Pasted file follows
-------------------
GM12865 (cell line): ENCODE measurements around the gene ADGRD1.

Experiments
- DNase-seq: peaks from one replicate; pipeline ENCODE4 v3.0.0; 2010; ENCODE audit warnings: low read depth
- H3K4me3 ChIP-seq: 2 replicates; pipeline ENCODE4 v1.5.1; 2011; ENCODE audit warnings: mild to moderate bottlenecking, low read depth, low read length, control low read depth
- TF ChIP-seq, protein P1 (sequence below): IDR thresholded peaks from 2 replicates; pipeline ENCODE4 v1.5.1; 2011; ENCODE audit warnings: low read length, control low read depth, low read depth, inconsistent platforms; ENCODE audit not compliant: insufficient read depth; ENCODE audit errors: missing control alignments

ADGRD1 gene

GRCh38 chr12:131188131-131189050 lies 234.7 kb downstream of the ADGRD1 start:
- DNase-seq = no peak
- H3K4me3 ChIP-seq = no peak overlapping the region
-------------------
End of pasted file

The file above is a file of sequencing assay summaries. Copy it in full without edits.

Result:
GM12865 (cell line): ENCODE measurements around the gene ADGRD1.

Experiments
- DNase-seq: peaks from one replicate; pipeline ENCODE4 v3.0.0; 2010; ENCODE audit warnings: low read depth
- H3K4me3 ChIP-seq: 2 replicates; pipeline ENCODE4 v1.5.1; 2011; ENCODE audit warnings: mild to moderate bottlenecking, low read depth, low read length, control low read depth
- TF ChIP-seq, protein P1 (sequence below): IDR thresholded peaks from 2 replicates; pipeline ENCODE4 v1.5.1; 2011; ENCODE audit warnings: low read length, control low read depth, low read depth, inconsistent platforms; ENCODE audit not compliant: insufficient read depth; ENCODE audit errors: missing control alignments

ADGRD1 gene

GRCh38 chr12:131188131-131189050 lies 234.7 kb downstream of the ADGRD1 start:
- DNase-seq = no peak
- H3K4me3 ChIP-seq = no peak overlapping the region